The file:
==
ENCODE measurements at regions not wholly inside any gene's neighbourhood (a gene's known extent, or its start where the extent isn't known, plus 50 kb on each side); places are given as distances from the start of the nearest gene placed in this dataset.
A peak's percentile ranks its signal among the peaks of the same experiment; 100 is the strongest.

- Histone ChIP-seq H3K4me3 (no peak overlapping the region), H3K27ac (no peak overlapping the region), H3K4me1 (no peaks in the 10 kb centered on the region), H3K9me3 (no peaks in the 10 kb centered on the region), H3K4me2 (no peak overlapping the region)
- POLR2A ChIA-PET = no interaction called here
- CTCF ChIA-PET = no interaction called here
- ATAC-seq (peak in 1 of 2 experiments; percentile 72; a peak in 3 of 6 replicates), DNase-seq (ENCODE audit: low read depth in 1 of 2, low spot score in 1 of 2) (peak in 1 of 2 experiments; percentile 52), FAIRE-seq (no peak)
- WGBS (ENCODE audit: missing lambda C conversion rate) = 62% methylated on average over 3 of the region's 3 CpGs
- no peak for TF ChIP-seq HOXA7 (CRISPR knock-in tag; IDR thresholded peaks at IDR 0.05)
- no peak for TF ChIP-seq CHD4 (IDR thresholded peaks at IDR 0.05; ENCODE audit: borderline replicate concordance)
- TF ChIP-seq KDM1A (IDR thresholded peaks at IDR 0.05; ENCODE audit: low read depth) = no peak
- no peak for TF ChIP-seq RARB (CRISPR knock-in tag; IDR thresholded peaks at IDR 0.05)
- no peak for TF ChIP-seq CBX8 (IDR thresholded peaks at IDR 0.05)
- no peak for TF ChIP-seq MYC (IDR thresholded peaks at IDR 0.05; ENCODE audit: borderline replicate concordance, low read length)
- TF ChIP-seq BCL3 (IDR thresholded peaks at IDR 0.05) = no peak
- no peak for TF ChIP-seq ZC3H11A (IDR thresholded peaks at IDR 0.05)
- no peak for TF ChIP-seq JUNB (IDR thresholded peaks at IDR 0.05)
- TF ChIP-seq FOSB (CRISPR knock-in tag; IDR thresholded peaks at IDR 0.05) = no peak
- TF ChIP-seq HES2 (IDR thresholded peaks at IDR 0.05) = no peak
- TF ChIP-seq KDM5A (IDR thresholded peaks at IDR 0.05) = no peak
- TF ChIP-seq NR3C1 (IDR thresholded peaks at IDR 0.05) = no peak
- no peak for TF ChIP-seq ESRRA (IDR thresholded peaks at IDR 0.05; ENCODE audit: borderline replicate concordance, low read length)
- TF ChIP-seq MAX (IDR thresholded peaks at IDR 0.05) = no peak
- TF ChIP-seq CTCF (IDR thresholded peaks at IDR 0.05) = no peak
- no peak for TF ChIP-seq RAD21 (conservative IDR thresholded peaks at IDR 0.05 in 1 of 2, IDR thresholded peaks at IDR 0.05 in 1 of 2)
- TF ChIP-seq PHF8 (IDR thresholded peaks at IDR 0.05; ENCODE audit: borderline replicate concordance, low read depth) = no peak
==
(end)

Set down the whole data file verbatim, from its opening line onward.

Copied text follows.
ENCODE measurements at regions not wholly inside any gene's neighbourhood (a gene's known extent, or its start where the extent isn't known, plus 50 kb on each side); places are given as distances from the start of the nearest gene placed in this dataset.
A peak's percentile ranks its signal among the peaks of the same experiment; 100 is the strongest.

- Histone ChIP-seq H3K4me3 (no peak overlapping the region), H3K27ac (no peak overlapping the region), H3K4me1 (no peaks in the 10 kb centered on the region), H3K9me3 (no peaks in the 10 kb centered on the region), H3K4me2 (no peak overlapping the region)
- POLR2A ChIA-PET = no interaction called here
- CTCF ChIA-PET = no interaction called here
- ATAC-seq (peak in 1 of 2 experiments; percentile 72; a peak in 3 of 6 replicates), DNase-seq (ENCODE audit: low read depth in 1 of 2, low spot score in 1 of 2) (peak in 1 of 2 experiments; percentile 52), FAIRE-seq (no peak)
- WGBS (ENCODE audit: missing lambda C conversion rate) = 62% methylated on average over 3 of the region's 3 CpGs
- no peak for TF ChIP-seq HOXA7 (CRISPR knock-in tag; IDR thresholded peaks at IDR 0.05)
- no peak for TF ChIP-seq CHD4 (IDR thresholded peaks at IDR 0.05; ENCODE audit: borderline replicate concordance)
- TF ChIP-seq KDM1A (IDR thresholded peaks at IDR 0.05; ENCODE audit: low read depth) = no peak
- no peak for TF ChIP-seq RARB (CRISPR knock-in tag; IDR thresholded peaks at IDR 0.05)
- no peak for TF ChIP-seq CBX8 (IDR thresholded peaks at IDR 0.05)
- no peak for TF ChIP-seq MYC (IDR thresholded peaks at IDR 0.05; ENCODE audit: borderline replicate concordance, low read length)
- TF ChIP-seq BCL3 (IDR thresholded peaks at IDR 0.05) = no peak
- no peak for TF ChIP-seq ZC3H11A (IDR thresholded peaks at IDR 0.05)
- no peak for TF ChIP-seq JUNB (IDR thresholded peaks at IDR 0.05)
- TF ChIP-seq FOSB (CRISPR knock-in tag; IDR thresholded peaks at IDR 0.05) = no peak
- TF ChIP-seq HES2 (IDR thresholded peaks at IDR 0.05) = no peak
- TF ChIP-seq KDM5A (IDR thresholded peaks at IDR 0.05) = no peak
- TF ChIP-seq NR3C1 (IDR thresholded peaks at IDR 0.05) = no peak
- no peak for TF ChIP-seq ESRRA (IDR thresholded peaks at IDR 0.05; ENCODE audit: borderline replicate concordance, low read length)
- TF ChIP-seq MAX (IDR thresholded peaks at IDR 0.05) = no peak
- TF ChIP-seq CTCF (IDR thresholded peaks at IDR 0.05) = no peak
- no peak for TF ChIP-seq RAD21 (conservative IDR thresholded peaks at IDR 0.05 in 1 of 2, IDR thresholded peaks at IDR 0.05 in 1 of 2)
- TF ChIP-seq PHF8 (IDR thresholded peaks at IDR 0.05; ENCODE audit: borderline replicate concordance, low read depth) = no peak